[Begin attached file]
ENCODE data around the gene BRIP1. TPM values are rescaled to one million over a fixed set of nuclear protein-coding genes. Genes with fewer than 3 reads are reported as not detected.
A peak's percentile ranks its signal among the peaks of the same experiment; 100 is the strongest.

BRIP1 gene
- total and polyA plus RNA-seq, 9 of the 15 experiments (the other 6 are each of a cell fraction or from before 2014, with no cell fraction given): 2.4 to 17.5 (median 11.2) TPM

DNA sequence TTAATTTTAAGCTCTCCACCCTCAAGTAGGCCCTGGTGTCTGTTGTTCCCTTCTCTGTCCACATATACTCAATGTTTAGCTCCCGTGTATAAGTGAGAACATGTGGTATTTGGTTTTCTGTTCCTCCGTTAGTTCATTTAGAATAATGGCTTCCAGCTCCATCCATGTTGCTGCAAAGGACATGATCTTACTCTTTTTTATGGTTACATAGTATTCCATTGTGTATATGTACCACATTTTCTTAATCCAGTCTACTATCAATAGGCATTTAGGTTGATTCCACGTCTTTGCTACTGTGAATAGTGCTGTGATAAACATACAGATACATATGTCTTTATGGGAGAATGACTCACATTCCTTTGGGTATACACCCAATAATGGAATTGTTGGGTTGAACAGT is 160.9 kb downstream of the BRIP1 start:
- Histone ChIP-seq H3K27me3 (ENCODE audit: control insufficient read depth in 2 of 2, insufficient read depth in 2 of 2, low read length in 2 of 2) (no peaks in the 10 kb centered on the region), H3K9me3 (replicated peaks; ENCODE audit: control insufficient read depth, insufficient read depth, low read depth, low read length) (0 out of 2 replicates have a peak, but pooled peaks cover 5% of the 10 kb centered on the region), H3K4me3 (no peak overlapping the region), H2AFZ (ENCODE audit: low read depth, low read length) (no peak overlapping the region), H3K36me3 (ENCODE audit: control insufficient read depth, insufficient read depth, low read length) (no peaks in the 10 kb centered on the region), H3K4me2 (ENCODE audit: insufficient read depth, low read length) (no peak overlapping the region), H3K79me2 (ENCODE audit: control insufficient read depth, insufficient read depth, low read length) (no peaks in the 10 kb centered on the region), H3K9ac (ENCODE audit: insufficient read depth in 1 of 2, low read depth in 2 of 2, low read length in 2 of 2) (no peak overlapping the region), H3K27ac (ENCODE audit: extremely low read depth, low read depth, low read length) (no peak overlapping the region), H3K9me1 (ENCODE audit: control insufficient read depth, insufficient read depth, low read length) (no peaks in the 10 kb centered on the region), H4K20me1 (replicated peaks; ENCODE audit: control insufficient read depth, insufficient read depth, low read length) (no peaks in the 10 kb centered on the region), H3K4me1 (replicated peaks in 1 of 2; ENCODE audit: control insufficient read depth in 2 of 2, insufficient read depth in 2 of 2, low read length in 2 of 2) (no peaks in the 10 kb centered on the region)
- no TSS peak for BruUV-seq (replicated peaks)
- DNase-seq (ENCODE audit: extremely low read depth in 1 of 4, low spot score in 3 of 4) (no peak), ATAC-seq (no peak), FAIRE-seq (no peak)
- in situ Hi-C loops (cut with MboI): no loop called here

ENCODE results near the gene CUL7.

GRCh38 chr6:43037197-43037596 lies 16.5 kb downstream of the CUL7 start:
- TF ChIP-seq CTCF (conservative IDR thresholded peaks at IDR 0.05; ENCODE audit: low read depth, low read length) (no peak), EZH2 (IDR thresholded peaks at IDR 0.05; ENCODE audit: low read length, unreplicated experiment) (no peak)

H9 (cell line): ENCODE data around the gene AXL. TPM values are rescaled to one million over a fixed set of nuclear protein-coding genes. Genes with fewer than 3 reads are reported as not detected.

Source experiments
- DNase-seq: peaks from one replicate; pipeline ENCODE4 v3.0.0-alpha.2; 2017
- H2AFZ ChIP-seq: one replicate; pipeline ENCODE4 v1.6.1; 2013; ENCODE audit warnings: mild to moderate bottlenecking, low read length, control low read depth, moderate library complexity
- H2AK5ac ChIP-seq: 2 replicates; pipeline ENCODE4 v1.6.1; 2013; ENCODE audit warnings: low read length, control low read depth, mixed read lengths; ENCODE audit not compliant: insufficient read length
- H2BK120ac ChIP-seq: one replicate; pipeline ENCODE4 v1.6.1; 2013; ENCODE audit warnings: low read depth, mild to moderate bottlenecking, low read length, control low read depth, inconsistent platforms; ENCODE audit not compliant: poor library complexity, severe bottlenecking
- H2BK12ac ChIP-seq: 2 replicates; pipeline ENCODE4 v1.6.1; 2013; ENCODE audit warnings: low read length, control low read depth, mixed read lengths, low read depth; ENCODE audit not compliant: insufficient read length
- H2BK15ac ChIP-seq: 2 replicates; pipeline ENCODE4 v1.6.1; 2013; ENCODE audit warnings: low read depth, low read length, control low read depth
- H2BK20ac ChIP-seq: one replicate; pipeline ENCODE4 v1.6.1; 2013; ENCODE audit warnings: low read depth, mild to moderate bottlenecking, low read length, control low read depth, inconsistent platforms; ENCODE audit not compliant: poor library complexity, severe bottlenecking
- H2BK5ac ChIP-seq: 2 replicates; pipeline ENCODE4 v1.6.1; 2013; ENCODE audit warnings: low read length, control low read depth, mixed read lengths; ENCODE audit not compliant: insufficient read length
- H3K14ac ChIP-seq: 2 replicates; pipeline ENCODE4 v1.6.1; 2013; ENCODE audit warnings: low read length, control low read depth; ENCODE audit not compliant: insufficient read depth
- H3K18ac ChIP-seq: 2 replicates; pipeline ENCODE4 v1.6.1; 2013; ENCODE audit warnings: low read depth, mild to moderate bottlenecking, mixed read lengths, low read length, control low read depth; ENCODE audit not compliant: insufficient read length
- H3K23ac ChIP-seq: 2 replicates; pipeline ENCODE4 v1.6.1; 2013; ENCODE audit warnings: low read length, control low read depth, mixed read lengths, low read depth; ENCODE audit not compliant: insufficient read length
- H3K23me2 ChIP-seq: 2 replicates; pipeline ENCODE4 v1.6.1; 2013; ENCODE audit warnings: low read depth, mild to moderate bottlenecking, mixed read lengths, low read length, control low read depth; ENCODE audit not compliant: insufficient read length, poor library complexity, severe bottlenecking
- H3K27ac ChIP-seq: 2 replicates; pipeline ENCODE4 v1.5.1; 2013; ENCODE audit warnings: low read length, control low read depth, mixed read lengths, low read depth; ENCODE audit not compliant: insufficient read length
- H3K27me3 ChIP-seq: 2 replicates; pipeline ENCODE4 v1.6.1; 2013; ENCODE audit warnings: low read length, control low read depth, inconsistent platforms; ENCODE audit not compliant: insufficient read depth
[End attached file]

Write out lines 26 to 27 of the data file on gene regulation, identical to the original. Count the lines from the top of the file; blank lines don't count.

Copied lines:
- H3K23me2 ChIP-seq: 2 replicates; pipeline ENCODE4 v1.6.1; 2013; ENCODE audit warnings: low read depth, mild to moderate bottlenecking, mixed read lengths, low read length, control low read depth; ENCODE audit not compliant: insufficient read length, poor library complexity, severe bottlenecking
- H3K27ac ChIP-seq: 2 replicates; pipeline ENCODE4 v1.5.1; 2013; ENCODE audit warnings: low read length, control low read depth, mixed read lengths, low read depth; ENCODE audit not compliant: insufficient read length